Register Tuesday | June 25 | 2019

When Online Life and Real Life Collide

Apologies Ensue

My colleague/husband spent last week doing an impersonation of someone trying to ruin his marriage. A beautiful bomb called Solaris 10 dropped on our world, and as one of Sun's delighted employees, he was up late every night, bleary-eyed and cursing. Additional nerds were called in. Snacks were eaten. Wives went to sleep alone and early, despairing to see nerdy gender lines emerging in their homes. Eventually, Solaris 10 was gentled down to comply with a dual-monitor set-up, and Valentine's Day was only slightly ruined. This turned out to be fine as we're both useless at constructed sentiment, but very good with chocolate-hence "slightly."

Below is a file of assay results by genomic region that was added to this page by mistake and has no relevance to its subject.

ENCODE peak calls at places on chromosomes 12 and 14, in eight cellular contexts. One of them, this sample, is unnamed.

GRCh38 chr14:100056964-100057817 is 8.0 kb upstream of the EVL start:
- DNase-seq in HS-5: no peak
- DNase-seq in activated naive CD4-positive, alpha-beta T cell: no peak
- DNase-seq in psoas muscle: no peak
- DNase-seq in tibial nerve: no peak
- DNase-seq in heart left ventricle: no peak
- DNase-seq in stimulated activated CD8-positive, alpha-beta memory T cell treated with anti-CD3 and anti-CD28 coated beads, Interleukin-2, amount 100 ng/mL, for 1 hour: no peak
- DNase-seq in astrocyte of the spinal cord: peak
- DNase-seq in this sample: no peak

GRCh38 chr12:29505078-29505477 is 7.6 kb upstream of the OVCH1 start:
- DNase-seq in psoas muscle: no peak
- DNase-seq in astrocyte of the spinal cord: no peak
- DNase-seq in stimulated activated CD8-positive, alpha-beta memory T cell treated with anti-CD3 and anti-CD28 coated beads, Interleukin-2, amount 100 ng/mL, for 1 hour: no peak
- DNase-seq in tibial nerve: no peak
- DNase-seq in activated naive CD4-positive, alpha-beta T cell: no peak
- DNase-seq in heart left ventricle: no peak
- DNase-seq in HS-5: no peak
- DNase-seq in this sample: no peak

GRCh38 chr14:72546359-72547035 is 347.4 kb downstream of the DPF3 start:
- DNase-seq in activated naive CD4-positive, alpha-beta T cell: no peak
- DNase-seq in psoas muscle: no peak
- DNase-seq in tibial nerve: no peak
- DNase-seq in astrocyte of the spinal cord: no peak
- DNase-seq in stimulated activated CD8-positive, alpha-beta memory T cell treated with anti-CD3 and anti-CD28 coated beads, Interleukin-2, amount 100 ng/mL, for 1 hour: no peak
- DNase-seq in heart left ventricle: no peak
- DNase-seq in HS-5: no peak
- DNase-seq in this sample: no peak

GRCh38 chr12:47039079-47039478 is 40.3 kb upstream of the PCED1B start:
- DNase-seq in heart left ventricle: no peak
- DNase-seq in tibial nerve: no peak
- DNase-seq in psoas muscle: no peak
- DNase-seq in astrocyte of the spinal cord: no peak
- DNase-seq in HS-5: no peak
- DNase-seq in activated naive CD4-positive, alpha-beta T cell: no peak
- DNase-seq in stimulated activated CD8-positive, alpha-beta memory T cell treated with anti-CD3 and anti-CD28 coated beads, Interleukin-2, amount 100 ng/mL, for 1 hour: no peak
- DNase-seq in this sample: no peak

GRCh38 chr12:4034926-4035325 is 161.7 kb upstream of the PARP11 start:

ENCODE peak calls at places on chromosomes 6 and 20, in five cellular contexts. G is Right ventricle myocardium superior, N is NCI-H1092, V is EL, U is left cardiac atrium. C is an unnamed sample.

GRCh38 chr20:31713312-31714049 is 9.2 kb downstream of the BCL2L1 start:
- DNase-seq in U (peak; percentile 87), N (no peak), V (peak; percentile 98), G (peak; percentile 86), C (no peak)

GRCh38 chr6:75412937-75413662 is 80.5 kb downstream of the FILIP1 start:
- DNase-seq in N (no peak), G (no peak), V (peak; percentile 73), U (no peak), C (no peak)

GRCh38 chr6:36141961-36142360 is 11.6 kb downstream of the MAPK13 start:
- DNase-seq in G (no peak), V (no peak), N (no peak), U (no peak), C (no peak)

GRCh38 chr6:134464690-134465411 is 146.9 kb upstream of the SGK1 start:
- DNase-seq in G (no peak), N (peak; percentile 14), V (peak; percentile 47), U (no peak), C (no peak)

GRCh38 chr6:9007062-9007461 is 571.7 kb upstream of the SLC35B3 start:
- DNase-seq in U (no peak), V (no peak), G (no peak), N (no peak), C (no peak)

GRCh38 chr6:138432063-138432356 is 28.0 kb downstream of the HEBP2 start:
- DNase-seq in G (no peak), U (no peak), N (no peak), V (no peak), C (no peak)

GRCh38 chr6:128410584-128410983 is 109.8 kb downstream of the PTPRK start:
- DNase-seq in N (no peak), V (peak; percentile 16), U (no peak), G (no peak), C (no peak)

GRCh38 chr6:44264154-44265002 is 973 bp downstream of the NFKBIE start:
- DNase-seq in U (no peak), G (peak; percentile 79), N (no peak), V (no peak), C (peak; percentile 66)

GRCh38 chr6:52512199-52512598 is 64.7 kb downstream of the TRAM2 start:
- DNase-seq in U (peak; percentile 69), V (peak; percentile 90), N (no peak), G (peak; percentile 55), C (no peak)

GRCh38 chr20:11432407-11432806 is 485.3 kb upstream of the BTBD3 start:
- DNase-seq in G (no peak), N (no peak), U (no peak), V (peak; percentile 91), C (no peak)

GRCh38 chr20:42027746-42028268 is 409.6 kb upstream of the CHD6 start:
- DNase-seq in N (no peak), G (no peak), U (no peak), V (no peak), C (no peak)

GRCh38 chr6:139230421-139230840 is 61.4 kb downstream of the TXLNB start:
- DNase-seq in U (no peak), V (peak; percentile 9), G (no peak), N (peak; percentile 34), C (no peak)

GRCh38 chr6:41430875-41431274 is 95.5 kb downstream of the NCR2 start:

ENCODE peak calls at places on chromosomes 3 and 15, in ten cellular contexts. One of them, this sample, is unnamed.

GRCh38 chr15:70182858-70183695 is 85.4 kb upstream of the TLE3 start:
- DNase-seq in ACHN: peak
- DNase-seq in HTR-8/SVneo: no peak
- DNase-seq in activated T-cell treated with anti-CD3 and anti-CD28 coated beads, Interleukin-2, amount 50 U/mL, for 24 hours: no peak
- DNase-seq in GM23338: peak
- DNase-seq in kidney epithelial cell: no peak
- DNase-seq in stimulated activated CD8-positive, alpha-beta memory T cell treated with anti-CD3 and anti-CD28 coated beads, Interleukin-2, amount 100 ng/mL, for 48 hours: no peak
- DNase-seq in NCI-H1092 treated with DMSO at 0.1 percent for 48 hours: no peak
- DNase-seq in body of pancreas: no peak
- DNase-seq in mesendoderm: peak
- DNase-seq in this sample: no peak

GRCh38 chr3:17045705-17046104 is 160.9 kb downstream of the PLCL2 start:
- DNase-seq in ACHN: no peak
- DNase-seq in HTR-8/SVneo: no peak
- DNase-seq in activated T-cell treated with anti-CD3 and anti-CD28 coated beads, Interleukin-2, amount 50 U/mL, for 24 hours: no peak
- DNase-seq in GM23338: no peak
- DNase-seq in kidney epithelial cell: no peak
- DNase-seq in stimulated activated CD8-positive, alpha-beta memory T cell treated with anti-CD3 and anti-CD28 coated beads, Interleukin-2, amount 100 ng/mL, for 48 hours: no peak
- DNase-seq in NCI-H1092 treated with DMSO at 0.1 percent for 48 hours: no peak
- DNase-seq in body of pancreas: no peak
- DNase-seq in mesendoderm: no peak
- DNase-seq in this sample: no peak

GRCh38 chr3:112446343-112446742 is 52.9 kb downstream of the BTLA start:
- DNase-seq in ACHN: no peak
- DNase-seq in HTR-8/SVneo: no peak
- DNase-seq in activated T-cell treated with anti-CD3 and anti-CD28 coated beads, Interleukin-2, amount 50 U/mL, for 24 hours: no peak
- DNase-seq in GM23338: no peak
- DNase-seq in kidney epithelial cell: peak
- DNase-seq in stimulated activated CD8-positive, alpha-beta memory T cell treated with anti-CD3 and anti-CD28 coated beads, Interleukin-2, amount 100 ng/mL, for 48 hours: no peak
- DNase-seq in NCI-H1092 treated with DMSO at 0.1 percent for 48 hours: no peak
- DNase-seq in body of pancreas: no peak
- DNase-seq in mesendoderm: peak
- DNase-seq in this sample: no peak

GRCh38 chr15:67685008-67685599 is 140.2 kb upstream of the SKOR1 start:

Dave can be very open about the company that employs him. On the Net, it commands a certain amount of respect, and it goddamn knows it. His employers are comfortable with their identity and are undickish to employees who like to participate in their brand and then tell the Internet about it. My employers are...not like this. They do not stand for prestige or innovation, and that's as much as you'll ever hear me discuss it on the Web.

You can conduct your business as if there is a difference between real life and online life, but be warned: if you type it, people will find it.